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Has anyone here who is sort of on CR and high fiber diet tested their amylase?

I am really curious if such habits elevate amylase values (without elevating lipase).

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Another note, which may be of interest to vegans and vegetarians: I had the Cleveland HeartLab OmegaCheck test done and the results were a bit surprising, to me.

The whole blood EPA+DPA+DHA value was 5.2, a bit below >5.5, the value above which they find the lowest risk of sudden cardiac death. 

This is despite the fact that I have been trying to maintain a roughly 2 to 1 ratio of Omega-6 to Omega-3, based on Cronometer data.  As I am vegetarian, thus the Omega-3 was provided primarily by a daily dose of flax.  According to Cronometer, my average daily intake of Omega-3 over the last year was 11.1g and Omega-6 was 16.5g.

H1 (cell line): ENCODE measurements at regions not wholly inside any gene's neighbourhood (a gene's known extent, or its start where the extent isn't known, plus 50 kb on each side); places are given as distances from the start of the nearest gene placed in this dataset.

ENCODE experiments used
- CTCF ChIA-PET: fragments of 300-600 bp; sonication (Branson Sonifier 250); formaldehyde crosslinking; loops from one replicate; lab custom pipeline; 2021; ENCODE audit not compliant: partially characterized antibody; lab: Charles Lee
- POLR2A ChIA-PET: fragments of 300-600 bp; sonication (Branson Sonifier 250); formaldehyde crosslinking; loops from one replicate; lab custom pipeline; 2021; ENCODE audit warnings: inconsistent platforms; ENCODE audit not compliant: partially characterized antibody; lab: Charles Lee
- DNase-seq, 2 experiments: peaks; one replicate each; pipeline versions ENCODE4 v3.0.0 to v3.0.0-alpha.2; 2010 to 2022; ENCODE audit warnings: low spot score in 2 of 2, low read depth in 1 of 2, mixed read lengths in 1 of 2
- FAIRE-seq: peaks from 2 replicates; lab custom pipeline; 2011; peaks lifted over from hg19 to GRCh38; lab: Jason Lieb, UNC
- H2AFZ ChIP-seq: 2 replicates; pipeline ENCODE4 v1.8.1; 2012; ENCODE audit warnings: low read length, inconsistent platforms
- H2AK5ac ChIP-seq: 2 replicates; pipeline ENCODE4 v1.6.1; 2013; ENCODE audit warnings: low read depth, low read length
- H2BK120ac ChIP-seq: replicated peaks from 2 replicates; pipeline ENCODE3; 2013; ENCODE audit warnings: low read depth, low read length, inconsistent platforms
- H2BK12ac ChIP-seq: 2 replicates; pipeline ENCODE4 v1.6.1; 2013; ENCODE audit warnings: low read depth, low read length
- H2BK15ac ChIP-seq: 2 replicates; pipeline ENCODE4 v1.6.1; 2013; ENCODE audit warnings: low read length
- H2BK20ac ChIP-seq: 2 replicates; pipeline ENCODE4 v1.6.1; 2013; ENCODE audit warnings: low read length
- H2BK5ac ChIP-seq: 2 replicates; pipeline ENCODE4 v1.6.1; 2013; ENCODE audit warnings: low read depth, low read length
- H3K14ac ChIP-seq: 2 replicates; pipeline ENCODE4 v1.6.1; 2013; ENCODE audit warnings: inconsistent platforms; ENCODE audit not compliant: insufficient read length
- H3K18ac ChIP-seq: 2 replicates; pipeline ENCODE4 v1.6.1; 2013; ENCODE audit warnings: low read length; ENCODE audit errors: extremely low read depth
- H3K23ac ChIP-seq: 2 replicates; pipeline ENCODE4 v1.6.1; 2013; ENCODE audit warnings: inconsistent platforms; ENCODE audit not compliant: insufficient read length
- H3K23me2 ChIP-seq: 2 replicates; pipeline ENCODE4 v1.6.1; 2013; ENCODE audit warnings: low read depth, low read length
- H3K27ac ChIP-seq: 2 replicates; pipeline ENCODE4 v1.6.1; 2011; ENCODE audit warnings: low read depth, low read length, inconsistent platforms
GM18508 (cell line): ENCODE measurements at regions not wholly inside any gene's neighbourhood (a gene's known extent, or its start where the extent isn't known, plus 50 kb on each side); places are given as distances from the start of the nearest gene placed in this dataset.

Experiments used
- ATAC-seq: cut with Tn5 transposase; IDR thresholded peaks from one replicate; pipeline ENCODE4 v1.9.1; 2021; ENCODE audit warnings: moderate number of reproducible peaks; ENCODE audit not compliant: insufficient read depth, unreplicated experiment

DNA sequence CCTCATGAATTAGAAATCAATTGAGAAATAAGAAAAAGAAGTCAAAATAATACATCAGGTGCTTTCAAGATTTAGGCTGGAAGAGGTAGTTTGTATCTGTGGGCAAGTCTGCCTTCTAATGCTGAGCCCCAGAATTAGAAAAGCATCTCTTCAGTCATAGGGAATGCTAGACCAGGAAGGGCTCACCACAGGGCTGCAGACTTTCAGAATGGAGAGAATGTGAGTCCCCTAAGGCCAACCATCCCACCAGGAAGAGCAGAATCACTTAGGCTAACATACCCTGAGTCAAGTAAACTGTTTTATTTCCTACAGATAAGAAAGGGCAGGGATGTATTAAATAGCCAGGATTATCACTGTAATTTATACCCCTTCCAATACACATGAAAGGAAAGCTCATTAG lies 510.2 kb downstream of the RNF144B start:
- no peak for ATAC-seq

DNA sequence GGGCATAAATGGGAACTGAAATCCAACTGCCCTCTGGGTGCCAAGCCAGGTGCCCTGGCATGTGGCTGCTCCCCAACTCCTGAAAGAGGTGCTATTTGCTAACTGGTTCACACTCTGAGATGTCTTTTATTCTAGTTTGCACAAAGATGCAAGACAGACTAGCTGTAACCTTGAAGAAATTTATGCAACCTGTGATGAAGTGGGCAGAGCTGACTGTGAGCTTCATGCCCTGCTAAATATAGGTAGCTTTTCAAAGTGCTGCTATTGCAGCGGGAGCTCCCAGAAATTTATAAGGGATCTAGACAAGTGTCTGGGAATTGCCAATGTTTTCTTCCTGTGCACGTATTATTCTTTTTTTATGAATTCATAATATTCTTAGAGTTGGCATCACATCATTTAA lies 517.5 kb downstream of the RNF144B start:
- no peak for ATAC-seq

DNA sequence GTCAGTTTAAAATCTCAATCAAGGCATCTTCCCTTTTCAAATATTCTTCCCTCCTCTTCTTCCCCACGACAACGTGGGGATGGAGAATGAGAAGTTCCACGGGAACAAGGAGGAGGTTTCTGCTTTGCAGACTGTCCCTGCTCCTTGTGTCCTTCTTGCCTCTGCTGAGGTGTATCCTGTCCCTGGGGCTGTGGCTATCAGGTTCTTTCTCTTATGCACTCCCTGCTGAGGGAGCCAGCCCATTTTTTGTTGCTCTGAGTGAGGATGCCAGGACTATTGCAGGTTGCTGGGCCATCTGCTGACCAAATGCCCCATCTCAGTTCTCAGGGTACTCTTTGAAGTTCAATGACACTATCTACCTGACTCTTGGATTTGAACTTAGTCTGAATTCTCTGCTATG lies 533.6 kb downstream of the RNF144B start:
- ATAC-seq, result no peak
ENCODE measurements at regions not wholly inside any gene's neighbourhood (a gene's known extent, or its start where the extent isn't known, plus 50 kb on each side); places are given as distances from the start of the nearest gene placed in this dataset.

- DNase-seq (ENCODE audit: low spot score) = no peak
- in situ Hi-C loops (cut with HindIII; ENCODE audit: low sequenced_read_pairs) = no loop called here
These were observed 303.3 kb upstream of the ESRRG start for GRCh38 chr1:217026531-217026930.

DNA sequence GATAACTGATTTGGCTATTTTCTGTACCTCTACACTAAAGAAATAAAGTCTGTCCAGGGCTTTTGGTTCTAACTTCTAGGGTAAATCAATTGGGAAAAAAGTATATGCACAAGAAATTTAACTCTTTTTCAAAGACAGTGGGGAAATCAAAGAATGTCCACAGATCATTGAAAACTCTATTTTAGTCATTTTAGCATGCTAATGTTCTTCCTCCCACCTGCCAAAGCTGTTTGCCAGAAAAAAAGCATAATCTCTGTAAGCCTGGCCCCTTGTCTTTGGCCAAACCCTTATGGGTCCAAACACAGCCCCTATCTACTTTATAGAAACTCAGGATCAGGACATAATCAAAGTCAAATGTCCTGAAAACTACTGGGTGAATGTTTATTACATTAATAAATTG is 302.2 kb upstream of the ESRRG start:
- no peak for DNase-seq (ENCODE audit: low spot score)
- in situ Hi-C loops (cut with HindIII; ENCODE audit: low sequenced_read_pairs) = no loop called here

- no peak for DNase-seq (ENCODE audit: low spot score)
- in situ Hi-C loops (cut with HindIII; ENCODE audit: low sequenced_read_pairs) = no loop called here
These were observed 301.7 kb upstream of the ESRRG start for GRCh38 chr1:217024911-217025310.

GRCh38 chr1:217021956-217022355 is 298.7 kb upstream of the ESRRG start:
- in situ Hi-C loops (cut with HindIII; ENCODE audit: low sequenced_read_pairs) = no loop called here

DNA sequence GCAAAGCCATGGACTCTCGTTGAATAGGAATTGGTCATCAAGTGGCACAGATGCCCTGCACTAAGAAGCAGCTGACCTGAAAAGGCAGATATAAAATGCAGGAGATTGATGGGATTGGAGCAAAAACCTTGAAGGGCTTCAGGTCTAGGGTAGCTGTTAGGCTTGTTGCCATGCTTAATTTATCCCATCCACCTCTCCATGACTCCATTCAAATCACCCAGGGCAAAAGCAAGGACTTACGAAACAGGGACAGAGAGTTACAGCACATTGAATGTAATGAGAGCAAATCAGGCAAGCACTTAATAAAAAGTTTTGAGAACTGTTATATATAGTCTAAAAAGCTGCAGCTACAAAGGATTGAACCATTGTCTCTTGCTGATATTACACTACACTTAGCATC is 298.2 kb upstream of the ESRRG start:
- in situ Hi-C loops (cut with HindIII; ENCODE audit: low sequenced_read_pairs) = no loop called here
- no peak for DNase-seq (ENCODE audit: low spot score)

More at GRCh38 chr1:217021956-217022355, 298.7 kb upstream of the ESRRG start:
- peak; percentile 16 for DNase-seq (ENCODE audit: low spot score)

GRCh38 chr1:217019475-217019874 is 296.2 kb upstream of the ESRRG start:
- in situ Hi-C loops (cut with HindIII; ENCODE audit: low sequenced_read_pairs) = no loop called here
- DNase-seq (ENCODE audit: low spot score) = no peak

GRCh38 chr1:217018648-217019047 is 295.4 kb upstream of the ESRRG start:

My blood test results are:

Omega-3:
EPA: 1.4 (range 0.2-2.3)
DPA: 2.1 (range 0.8-1.8)
DHA: 1.7 (range 1.4-5.1)

Omega-6:
Arachidonic Acid: 11.7 (range 8.6-15.6)
Linoleic Acid: 31 (range18.6-29.5)

So, my DPA is higher than their range, which is good.  Linoleic Acid is also higher, I am not sure if it's good or bad.

The bottom line is, flax doesn't seem to do it for me in terms of EPA and DHA, so I have started taking 600 DPA and 300 EPA daily, in the form of algae oil supplement.

When I retest my amylase in about a month or so, I will probably redo the OmegaCheck and see if the algae oil helps (it should).

Edited by Ron Put

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P.S.  I did a quick search on linoleic acid and it appears that higher concentrations reduce inflammation, which seems to be supported by my rather low HSCRP value of 0.02.

Omega-6 fatty acids do not promote low-grade inflammation
 

The individual response may also be based in part on genes (I am T/T at rs174550, which jives with the theory):

Effects of linoleic acid on inflammatory response depend on genes